In two previous posts, I highlighted techniques you could use to troubleshoot your home internet connection and determine whether the problem is with your internet service provider, or with your home network equipment. In this video, we'll assume you’ve done this troubleshooting and determined the problem is with your home network equipment.
For many home networks we’ve recently encountered, users have a “box” (technically a “Gateway”) provided by the internet service provider which brings the internet signal into the house from the street, and provides a WiFi connection that all devices in that house can connect to. A single box of this sort may provide sufficient WiFi coverage in a 500 square foot studio apartment, but it is rarely sufficient in a 1000+ square foot home. Recognizing this limitation, some users add “WiFi Extenders” to increase the coverage, but such devices require the user to switch between the main WiFi network and a second WiFi network provided by the extender, whenever they move about their residence. This setup becomes a problem when you forget to switch networks as you move away from one wifi device or the other.
Corporate IT networks long ago overcame this issue by allowing all Wireless Access Points in a large office space to talk to one another and broadcast a single WiFi network name that could be accessed from anywhere in the office. This “Mesh Networking” concept was absent from home network environments until about 4 years ago. Companies like Google and Eero have pioneered this category, and traditional names like Linksys and Netgear have since released products to close the competitive gap. We’ll come back to this point in a minute.
But first, how do you know the limits of your network’s wifi coverage? If you’re using a Mac, hold down the option key, then click the Airport icon in the top menu bar. This will show you a list of grey values beneath the WiFi network you are already connected to. One of those values will be “RSSI”. This is a negative number, and you want to make sure it is greater than -70 dbm (in other words, -60dbm is a stronger signal than -80dbm, and stronger is better). As you move around all rooms and corners of your house with your computer in hand, the RSSI value will change. Draw an imaginary line (or a real one with painters tape) wherever the signal strength is at or below -70dbm.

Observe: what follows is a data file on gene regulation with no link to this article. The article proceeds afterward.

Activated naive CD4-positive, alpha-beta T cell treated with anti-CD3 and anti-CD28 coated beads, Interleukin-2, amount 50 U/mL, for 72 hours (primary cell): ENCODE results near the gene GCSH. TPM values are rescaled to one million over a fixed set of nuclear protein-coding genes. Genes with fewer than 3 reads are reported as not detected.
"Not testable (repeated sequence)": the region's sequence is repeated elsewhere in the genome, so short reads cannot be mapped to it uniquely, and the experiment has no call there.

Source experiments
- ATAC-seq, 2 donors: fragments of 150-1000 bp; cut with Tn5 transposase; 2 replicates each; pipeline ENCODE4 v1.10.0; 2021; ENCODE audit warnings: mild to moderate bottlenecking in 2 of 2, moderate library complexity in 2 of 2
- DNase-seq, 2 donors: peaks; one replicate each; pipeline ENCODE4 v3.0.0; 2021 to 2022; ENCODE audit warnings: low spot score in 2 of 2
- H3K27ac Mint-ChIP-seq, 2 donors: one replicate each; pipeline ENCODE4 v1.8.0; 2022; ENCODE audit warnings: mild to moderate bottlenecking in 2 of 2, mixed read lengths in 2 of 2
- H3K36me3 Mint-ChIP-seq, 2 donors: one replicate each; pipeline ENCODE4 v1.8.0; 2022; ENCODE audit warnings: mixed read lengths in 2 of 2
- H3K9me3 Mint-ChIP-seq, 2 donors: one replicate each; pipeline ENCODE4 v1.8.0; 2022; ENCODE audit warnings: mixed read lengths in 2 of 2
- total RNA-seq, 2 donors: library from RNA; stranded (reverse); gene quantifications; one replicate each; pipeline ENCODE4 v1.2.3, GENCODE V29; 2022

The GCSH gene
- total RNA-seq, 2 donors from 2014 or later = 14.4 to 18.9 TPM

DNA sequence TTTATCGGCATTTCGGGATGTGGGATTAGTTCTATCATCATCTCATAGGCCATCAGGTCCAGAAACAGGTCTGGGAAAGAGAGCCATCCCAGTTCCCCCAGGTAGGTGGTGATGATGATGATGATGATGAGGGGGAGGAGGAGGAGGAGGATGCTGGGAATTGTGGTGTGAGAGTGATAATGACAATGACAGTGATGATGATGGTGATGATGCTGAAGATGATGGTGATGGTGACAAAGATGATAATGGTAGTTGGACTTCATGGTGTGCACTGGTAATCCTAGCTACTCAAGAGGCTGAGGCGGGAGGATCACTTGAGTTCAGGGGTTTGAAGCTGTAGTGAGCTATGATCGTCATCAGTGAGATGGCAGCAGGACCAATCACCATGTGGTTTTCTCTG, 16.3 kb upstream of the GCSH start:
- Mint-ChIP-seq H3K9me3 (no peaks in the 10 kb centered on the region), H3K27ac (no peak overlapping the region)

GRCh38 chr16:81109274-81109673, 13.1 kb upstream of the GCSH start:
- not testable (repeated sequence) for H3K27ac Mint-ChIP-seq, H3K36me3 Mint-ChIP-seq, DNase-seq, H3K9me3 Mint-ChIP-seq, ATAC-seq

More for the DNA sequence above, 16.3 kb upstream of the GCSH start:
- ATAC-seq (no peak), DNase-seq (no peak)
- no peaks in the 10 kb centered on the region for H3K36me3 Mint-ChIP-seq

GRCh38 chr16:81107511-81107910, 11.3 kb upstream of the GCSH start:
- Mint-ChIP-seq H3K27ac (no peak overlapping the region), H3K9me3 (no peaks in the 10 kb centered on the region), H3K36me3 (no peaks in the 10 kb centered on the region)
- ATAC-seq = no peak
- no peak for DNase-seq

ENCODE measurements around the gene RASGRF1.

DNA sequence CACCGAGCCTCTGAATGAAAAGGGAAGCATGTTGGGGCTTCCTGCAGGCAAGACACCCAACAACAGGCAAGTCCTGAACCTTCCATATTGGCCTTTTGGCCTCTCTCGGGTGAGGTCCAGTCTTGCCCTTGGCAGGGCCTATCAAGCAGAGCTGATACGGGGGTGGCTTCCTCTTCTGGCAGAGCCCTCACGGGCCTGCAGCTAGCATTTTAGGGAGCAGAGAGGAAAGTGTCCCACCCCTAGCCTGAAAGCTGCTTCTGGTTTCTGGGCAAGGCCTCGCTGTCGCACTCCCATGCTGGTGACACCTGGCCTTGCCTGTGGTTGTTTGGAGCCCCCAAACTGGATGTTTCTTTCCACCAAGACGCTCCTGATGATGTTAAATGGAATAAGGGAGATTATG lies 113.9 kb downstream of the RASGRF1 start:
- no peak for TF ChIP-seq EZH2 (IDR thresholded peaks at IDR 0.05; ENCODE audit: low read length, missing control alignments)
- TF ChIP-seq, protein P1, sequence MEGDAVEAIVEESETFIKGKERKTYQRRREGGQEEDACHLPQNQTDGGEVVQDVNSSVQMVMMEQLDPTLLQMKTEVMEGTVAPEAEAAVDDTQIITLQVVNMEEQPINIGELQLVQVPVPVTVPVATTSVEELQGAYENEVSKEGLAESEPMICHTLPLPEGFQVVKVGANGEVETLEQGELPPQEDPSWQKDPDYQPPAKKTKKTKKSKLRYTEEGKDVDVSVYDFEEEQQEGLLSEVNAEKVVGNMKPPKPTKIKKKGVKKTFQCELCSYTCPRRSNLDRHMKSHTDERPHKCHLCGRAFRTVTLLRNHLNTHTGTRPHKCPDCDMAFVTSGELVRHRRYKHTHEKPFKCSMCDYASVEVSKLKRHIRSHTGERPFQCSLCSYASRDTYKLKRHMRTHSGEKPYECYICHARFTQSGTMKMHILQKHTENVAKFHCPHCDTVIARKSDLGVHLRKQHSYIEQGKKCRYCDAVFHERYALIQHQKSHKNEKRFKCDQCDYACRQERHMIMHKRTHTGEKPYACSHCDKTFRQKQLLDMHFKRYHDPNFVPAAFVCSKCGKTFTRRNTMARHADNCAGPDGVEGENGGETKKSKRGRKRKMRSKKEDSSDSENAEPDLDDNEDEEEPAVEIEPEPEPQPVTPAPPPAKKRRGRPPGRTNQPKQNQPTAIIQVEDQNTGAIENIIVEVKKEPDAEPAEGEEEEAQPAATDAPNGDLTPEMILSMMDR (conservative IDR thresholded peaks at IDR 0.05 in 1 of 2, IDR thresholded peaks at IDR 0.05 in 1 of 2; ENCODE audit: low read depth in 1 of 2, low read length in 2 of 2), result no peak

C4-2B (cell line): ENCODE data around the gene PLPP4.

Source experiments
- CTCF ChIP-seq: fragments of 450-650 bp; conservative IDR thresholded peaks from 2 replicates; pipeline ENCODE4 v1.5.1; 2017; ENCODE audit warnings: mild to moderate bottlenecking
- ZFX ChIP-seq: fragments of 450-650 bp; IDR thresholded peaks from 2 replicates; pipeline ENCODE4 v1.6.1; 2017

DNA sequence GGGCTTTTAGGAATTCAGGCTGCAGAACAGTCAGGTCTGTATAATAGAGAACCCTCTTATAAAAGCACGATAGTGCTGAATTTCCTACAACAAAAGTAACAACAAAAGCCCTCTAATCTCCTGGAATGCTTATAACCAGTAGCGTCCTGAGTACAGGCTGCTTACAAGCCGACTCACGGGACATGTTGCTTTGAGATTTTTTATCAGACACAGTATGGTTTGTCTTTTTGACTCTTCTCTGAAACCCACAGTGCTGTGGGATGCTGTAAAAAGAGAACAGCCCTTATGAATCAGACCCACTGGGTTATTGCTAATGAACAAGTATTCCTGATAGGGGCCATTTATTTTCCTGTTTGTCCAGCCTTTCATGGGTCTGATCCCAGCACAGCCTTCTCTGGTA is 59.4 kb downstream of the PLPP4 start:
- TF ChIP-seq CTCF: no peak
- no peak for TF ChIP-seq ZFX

You’ll need to boost the signal to all parts of your home that are not receiving a signal stronger than -70dbm. You’ll need a device that’s going to repeat that signal, and you’ll want to place it at the -67dbm mark rather than at right at -70dbm. This is just a technique I’ve learned over the years.
So, if you have an WiFi extender in your home, we suggest getting rid of that technology, turning off WiFi on your internet service provider’s gateway, and installing a home mesh network. I’ve personally installed several Eero devices in homes, and in these times guided users to install them for themselves. Their ease of setup is exemplary: You download an app onto your phone that walks you step-by-step through the whole process. An Eero 3-pack will allow you to place the first unit next to the internet service provider’s Gateway or modem, and the second and third devices wherever the app guides you to place them. You can also use the techniques I highlighted in this video to even more precisely place the second and third units for optimum coverage.
A note to the reader: Smart Sourced IT does not receive any payment or incentive for mentioning any of the products listed in this article.